Dean Cullen Smith, who landed on everything from recently plowed fields to unsuspecting cows in the process of ferrying U.S. mail at the dawn of airmail service, is dead at age 86.
Smith, who had maintained a home in West Los Angeles before moving to Easton, Md., died March 4 in Easton, it was learned this week.
Smith, who signed with the U.S. Air Mail Service in 1919, the first of only eight years of operation before the deliveries were absorbed by commercial airlines, learned to fly as the result of a long-ago crap game. Smith's sergeant-major promoted him from Army private to Army sergeant at Kelly Field in Texas to earn back a ring he had lost to the Smith who was then 16 years old.
Armed with new stripes and the concomitant confidence, Smith applied for flight school and after 56 hours and 45 minutes of flying instruction was commissioned a second lieutenant who had hoped to see overseas service in World War I. But Smith showed such promise as a cadet that he was kept on as an Army flight instructor--at age 17 the youngest in Army history.
He was discharged in 1919 and barnstormed at carnivals and state and county fairs for a short time, saying years later that he quickly became tired of both the stunts and the terrified passengers that he took aloft to earn his pay.
In his 1960 book, "By the Seat of My Pants: A Pilot's Progress From 1917 to 1930," Smith wrote that he next "participated in the pioneering of scheduled air transportation in the United States, including the development of a transcontinental route, inaugurating cross-country night flying and inventing the art of instrument flying" that permitted the first scheduled mail service.
He also wrote that the crashes he had hoped to avoid as a barnstormer had accompanied him to his new job.
Lands on Cow
On one run out of Chicago his engine quit over a field where cattle were grazing and where he was forced to land.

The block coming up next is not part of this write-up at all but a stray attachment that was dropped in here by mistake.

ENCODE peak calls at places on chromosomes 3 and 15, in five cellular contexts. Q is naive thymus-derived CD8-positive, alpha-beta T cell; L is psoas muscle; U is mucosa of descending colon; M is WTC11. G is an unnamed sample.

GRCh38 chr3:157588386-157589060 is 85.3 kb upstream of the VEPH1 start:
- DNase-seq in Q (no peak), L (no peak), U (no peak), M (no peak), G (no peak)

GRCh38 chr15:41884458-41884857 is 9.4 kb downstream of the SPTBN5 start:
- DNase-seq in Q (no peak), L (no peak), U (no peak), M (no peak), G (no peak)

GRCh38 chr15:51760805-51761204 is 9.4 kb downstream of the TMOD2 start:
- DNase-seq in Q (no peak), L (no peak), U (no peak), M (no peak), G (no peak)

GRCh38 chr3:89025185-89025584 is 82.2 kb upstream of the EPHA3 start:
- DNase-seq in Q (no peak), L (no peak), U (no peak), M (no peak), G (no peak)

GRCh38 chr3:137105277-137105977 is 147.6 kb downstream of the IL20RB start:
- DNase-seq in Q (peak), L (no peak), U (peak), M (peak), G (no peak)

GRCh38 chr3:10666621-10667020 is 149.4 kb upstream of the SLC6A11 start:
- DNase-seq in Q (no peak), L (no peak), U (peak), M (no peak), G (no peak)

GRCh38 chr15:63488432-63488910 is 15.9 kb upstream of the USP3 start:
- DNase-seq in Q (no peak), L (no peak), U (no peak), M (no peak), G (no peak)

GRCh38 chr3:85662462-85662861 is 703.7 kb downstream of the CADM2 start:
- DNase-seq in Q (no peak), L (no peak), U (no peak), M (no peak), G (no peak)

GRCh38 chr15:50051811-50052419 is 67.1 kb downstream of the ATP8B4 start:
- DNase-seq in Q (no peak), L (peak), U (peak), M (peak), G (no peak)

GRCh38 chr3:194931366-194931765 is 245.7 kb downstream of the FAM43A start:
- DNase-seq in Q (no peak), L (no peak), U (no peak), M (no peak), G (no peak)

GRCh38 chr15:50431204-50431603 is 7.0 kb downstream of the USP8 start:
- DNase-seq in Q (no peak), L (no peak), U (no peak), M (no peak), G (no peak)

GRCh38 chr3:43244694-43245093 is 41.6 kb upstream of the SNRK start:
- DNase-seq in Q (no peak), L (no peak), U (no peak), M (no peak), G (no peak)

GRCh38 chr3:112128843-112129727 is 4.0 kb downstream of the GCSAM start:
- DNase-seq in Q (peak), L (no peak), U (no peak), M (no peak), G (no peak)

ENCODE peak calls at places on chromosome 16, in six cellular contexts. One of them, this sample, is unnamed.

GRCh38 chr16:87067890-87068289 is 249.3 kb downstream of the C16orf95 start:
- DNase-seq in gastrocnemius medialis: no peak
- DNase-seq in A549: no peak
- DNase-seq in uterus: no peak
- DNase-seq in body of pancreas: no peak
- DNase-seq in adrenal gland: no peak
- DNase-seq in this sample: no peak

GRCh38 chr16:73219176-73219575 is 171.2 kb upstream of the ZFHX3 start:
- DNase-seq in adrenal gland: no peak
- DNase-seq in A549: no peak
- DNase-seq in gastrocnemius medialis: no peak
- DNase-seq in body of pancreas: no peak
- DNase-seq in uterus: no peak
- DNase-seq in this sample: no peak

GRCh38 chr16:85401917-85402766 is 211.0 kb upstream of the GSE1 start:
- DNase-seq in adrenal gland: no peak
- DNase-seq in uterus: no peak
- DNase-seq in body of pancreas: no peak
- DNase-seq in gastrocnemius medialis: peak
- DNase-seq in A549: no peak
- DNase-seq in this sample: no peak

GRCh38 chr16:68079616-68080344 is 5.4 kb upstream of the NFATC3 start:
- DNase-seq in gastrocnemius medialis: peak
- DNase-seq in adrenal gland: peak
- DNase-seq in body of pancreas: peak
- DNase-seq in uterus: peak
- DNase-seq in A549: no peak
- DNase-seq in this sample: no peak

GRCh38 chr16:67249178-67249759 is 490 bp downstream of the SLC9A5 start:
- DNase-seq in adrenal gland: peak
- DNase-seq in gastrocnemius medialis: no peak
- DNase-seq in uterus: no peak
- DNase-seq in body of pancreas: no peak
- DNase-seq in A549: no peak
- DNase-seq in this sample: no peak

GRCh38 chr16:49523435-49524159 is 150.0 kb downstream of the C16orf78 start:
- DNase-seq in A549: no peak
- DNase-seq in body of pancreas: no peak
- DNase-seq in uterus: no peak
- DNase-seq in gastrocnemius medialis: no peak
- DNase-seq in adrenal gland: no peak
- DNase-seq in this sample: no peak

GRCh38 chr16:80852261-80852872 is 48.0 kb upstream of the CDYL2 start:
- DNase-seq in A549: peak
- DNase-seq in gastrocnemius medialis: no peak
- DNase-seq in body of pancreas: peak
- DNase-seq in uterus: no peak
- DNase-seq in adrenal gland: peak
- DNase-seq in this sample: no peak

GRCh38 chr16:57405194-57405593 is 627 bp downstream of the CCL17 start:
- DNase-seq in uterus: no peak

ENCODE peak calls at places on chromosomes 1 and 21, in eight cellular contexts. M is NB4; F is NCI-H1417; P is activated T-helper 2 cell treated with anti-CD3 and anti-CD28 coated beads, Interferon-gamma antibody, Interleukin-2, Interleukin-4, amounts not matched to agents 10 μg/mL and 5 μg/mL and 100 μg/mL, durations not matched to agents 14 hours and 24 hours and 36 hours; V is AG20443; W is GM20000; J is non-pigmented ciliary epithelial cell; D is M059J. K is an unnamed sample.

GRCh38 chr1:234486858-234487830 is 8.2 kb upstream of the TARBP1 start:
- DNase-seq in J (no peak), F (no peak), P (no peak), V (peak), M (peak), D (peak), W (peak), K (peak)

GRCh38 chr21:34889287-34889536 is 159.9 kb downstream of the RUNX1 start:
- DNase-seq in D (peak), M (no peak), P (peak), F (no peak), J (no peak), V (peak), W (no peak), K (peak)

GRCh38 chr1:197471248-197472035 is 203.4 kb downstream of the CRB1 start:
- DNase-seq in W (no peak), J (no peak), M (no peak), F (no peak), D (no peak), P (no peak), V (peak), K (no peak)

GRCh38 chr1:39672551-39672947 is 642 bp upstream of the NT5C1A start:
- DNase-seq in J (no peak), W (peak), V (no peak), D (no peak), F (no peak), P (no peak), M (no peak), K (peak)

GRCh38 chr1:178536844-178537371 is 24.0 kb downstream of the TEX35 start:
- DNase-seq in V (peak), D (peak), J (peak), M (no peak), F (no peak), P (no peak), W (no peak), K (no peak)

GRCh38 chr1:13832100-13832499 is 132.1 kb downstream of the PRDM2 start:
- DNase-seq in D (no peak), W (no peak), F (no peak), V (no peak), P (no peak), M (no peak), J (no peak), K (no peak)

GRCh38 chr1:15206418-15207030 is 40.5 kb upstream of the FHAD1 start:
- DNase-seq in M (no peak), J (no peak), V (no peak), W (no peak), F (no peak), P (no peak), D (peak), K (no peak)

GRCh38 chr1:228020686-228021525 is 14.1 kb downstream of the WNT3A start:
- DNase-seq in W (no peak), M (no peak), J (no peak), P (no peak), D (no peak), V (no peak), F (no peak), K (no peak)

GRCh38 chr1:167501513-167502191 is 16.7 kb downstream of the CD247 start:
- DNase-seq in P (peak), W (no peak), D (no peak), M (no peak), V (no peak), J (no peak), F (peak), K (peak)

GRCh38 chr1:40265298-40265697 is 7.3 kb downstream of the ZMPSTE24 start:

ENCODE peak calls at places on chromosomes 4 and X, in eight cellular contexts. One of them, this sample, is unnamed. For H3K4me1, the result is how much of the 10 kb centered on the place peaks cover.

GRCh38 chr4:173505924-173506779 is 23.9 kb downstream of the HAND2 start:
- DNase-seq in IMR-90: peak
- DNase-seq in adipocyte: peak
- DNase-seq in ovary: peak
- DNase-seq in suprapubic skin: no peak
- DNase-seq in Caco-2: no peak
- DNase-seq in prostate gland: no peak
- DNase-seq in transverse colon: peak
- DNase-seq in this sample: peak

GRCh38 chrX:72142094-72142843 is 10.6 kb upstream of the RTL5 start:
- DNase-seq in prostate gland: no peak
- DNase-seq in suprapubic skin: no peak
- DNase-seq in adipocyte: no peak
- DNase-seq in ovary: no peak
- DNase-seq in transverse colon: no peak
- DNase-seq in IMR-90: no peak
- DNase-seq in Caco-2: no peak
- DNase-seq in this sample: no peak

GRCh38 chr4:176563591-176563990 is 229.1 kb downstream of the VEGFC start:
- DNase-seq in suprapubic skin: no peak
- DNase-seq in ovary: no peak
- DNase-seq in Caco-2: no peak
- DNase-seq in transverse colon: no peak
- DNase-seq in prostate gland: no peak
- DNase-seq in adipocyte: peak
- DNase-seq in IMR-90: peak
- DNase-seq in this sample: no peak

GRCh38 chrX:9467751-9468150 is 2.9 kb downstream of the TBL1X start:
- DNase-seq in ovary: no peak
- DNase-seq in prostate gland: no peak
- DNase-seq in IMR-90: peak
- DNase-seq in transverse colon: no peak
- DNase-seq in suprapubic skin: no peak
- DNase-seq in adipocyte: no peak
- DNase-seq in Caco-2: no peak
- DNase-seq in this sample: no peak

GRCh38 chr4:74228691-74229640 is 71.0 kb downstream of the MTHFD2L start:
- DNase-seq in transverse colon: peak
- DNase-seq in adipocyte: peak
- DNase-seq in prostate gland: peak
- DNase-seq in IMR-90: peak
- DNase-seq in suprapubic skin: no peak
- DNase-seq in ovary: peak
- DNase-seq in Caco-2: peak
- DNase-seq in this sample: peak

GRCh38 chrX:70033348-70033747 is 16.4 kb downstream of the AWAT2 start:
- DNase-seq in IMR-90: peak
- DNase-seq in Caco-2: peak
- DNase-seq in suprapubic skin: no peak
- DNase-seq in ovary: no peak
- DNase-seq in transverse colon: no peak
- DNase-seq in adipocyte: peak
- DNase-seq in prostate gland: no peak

The telegram he sent to the mail superintendent in Washington explaining the delay in mail delivery, has since often been quoted as a paragon of brevity:
"On Trip 4 westbound. Flying low. Engine quit. Only place to land on cow. Killed cow. Wrecked plane. Scared me. Smith."
The wire may have been atypical but the crash wasn't.
Mail planes in those days featured open cockpits with engines that either conked out or burned up. Pilots used road maps for navigation charts and the only knowledge they had of approaching weather was when they flew into it.
The service averaged a forced landing every 800 miles, Smith said, and a dead pilot every 80,000.
He quit the service to become a commercial pilot for United in 1927-28 and from 1928 to 1930 flew in Antarctica as a member of Richard E. Byrd's expedition to that frozen continent.
He next joined the embryonic American Airlines and then went to work for Curtiss-Wright Corp. as a test pilot and sales executive. He quit flying commercially in 1943 and spent the remainder of his career as director of development for Fairchild Engine and Airplace Corp. and then as director of customer relations for Hughes Aircraft Co. His last job, in 1965, was as a consultant to Douglas Aircraft.
Over the years he accumulated such awards as the Distinguished Flying Cross, the Harmon Trophy, given each year to the person judged to be America's most outstanding pilot; the Collier Club Award and the Detroit News Aerial Trophy. He belonged to such pathfinding aviation groups as the Air Mail Pioneers Assn. and the Quiet Birdmen. He also was the last president of the National Air Pilots Assn. before it became the Airline Pilots Assn. and was named to the Aviation and OX5 Halls of Fame, both of the latter honors reserved for pioneer fliers.
And were all the scares and the unscheduled and haphazard landings worth it?
From his book.
"Threading one's way through the great piles of summer cumulus that hang over the plains, the patches of ground that show far below through the white are for earthbound folk, and the cloud shapes are sculptured just for you. . . ."